“Your stomach doesn’t know what time it is.”
This is one of my favourite phrases by dietitian Josephine Money. And it makes sense. Your stomach knows when it’s hungry and when it’s full, but it doesn’t know if it’s 8am, 1:30pm, or 2am. Unfortunately many people rely on external rather than internal cues to tell them when they should and shouldn’t eat.
Listening to the Clock
Breakfast at 7am. Morning tea at 10am. Lunch at 1pm. Afternoon tea at 4pm. Dinner at 7pm. Ever been told to eat every 3 hours? Sounds good in theory, but what if you’re not hungry every three hours? Or what if you’re hungry after one or two hours? How frequently we get hungry will be influenced by things such as our activity levels, how much we ate at the previous meal, and what we’ve eaten earlier in the day. It’s good to eat regularly, but recognise and allow for some variation in your body’s needs.
*It’s 11:53am and I’m hungry. So I’m off to eat lunch, before I keep writing!*
I’m sure you’ve also heard about not eating after 8pm or no carbs after 3pm or some other silly rule. The way your stomach processes food does not change from morning to evening. So right now, give yourself permission to eat (including carbs!) at any time.
Someone asked me the other day about what they should do for dinner after their gym session; they didn’t get home until 8:30pm and then went to bed around 9:30pm, so they thought it was too late to eat. Need I repeat: “your stomach doesn’t know what time it is!” Although it can be uncomfortable going to bed on a full stomach, it’s still really important to have dinner, especially after an exercise session. I’d recommend having a play with different options until you’ve found something that refuels your body (include protein and carbohydrates) whilst not being too heavy in your stomach (see a dietitian if you feel you need more support in what and how much to eat). While you’re asleep, your body is actually working hard to regenerate; it needs energy to be able to do that.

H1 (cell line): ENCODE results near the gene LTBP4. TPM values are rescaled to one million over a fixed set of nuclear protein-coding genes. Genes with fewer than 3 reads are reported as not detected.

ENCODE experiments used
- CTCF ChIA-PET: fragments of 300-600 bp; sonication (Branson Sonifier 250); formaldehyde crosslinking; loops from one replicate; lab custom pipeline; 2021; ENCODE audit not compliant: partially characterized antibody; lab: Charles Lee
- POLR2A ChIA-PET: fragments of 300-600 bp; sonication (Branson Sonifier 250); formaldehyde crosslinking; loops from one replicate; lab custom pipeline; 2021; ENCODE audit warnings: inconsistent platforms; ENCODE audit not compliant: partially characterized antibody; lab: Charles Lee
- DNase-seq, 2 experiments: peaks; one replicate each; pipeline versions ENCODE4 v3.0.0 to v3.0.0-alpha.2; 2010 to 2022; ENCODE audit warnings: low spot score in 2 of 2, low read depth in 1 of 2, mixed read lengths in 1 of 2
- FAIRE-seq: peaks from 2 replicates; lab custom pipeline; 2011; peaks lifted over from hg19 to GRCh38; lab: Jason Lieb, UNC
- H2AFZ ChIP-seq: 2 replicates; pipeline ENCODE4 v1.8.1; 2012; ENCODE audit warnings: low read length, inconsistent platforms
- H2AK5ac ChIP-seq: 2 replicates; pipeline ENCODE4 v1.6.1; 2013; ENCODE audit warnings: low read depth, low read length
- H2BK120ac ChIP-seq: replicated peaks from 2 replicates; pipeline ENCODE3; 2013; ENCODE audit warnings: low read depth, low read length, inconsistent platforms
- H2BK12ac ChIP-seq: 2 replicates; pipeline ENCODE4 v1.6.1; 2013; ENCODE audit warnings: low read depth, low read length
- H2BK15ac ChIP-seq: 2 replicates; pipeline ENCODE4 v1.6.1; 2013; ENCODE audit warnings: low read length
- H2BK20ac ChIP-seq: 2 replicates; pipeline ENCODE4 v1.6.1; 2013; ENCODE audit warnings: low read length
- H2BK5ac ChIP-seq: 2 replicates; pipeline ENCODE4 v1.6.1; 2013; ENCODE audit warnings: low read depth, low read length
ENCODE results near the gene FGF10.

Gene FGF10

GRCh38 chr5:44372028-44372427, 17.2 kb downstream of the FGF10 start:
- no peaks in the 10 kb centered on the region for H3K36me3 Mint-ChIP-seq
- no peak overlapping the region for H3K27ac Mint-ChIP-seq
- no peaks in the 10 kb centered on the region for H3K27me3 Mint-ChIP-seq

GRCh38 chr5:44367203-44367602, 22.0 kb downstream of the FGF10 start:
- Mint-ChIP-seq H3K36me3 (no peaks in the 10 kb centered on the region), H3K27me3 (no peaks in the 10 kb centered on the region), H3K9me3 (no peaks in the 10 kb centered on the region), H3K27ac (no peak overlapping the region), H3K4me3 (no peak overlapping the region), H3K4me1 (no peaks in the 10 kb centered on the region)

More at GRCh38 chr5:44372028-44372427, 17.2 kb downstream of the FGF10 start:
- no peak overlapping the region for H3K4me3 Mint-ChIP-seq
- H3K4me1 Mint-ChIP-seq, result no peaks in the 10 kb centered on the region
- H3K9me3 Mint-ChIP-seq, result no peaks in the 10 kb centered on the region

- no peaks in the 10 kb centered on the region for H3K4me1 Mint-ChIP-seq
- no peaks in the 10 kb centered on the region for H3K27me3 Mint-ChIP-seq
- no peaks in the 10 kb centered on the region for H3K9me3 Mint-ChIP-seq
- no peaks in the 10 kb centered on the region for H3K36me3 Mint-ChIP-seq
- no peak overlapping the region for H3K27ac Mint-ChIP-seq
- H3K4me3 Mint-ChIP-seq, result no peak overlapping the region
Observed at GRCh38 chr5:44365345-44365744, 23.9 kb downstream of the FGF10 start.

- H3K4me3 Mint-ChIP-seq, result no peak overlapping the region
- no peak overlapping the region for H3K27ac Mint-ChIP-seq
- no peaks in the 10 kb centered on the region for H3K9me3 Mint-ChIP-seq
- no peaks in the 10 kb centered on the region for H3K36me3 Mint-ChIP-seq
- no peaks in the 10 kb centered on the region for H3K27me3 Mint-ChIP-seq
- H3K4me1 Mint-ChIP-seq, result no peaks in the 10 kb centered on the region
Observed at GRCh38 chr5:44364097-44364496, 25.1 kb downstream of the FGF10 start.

Ever found yourself eating when you’re not really hungry, purely because of where you are? For example: movie theatre; birthday party; amazing French patisserie. I call this ‘environmental eating’ (I just that made term up! Fiona at Body Positive Australia has a great article about these sort of cravings!).
Whilst occasional non-hungry eating is ok and can be quite pleasurable (especially at that French patisserie) it’s important that we also think about whether we really want to be eating food at that point in time, or if we’re simply doing it out of habit. Before you eat, take a moment to think about whether you are hungry or not. If you are hungry, how hungry are you and how much do you want to eat? What do you really feel like eating? If you’re not physically hungry, is there another reason why you want to eat? As Dr Rick Kausman says ‘you can have it if you want it but do you really want it now?’
If you choose to eat some popcorn at the movies because you always eat popcorn at the movies, then that is ok but make the effort to be aware of what you’re eating; notice the smell, the texture, the taste. Notice when you have had enough. Eat it slowly. Too often we can polish off a bucket of popcorn at the movies but not even have really tasted it. Too much non-hungry and mindless eating can lead to being above your healthiest and happiest weight. And if you’re really not hungry, know that you can choose not to eat. You can accept that at this point, you don’t really want that piece of chocolate birthday cake. Maybe you’ll want it in an hour, maybe not; give yourself permission to have it later if you want it then.
Problems arise if we ignore the signals our body sends us. If we delay eating, despite being physically hungry, we often end up overeating or eating foods which are high in energy but low in nutrients. On the flip side, if we don’t listen when our body is telling us we’ve had enough, we end up feeling uncomfortably full and may move beyond our healthiest weight.
Your body is pretty amazing. Trust it to tell you what you want/need and when you want/need it.